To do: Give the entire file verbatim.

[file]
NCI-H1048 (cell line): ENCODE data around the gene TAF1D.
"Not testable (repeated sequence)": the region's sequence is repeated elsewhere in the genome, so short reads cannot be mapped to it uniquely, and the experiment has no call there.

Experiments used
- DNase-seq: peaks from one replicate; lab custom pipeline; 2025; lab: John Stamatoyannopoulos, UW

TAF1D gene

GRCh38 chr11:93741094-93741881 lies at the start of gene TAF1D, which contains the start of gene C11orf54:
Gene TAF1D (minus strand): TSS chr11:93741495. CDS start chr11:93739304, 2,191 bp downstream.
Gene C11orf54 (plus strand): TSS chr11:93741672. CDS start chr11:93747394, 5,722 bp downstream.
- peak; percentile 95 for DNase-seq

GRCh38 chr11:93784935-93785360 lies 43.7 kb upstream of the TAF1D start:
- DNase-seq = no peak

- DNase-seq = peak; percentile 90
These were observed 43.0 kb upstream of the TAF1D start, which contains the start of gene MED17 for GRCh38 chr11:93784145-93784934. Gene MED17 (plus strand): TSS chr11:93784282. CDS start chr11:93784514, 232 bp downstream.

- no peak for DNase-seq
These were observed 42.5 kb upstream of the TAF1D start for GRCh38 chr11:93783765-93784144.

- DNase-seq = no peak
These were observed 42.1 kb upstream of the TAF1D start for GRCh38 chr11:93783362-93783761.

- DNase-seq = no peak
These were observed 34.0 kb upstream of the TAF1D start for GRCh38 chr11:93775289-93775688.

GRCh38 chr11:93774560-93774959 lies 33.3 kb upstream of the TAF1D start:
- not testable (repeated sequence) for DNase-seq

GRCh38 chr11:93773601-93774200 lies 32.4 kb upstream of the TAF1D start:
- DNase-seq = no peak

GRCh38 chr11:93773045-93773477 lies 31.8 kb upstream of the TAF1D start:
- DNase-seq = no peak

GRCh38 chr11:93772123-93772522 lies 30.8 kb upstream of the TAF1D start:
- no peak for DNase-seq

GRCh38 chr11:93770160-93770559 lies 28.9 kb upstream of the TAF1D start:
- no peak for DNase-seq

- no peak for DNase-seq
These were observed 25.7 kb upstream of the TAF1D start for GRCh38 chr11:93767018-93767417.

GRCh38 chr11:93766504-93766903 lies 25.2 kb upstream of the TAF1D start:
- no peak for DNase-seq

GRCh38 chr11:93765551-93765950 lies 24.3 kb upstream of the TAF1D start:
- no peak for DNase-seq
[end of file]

NCI-H1048 (cell line): ENCODE data around the gene TAF1D.
"Not testable (repeated sequence)": the region's sequence is repeated elsewhere in the genome, so short reads cannot be mapped to it uniquely, and the experiment has no call there.

Experiments used
- DNase-seq: peaks from one replicate; lab custom pipeline; 2025; lab: John Stamatoyannopoulos, UW

TAF1D gene

GRCh38 chr11:93741094-93741881 lies at the start of gene TAF1D, which contains the start of gene C11orf54:
Gene TAF1D (minus strand): TSS chr11:93741495. CDS start chr11:93739304, 2,191 bp downstream.
Gene C11orf54 (plus strand): TSS chr11:93741672. CDS start chr11:93747394, 5,722 bp downstream.
- peak; percentile 95 for DNase-seq

GRCh38 chr11:93784935-93785360 lies 43.7 kb upstream of the TAF1D start:
- DNase-seq = no peak

- DNase-seq = peak; percentile 90
These were observed 43.0 kb upstream of the TAF1D start, which contains the start of gene MED17 for GRCh38 chr11:93784145-93784934. Gene MED17 (plus strand): TSS chr11:93784282. CDS start chr11:93784514, 232 bp downstream.

- no peak for DNase-seq
These were observed 42.5 kb upstream of the TAF1D start for GRCh38 chr11:93783765-93784144.

- DNase-seq = no peak
These were observed 42.1 kb upstream of the TAF1D start for GRCh38 chr11:93783362-93783761.

- DNase-seq = no peak
These were observed 34.0 kb upstream of the TAF1D start for GRCh38 chr11:93775289-93775688.

GRCh38 chr11:93774560-93774959 lies 33.3 kb upstream of the TAF1D start:
- not testable (repeated sequence) for DNase-seq

GRCh38 chr11:93773601-93774200 lies 32.4 kb upstream of the TAF1D start:
- DNase-seq = no peak

GRCh38 chr11:93773045-93773477 lies 31.8 kb upstream of the TAF1D start:
- DNase-seq = no peak

GRCh38 chr11:93772123-93772522 lies 30.8 kb upstream of the TAF1D start:
- no peak for DNase-seq

GRCh38 chr11:93770160-93770559 lies 28.9 kb upstream of the TAF1D start:
- no peak for DNase-seq

- no peak for DNase-seq
These were observed 25.7 kb upstream of the TAF1D start for GRCh38 chr11:93767018-93767417.

GRCh38 chr11:93766504-93766903 lies 25.2 kb upstream of the TAF1D start:
- no peak for DNase-seq

GRCh38 chr11:93765551-93765950 lies 24.3 kb upstream of the TAF1D start:
- no peak for DNase-seq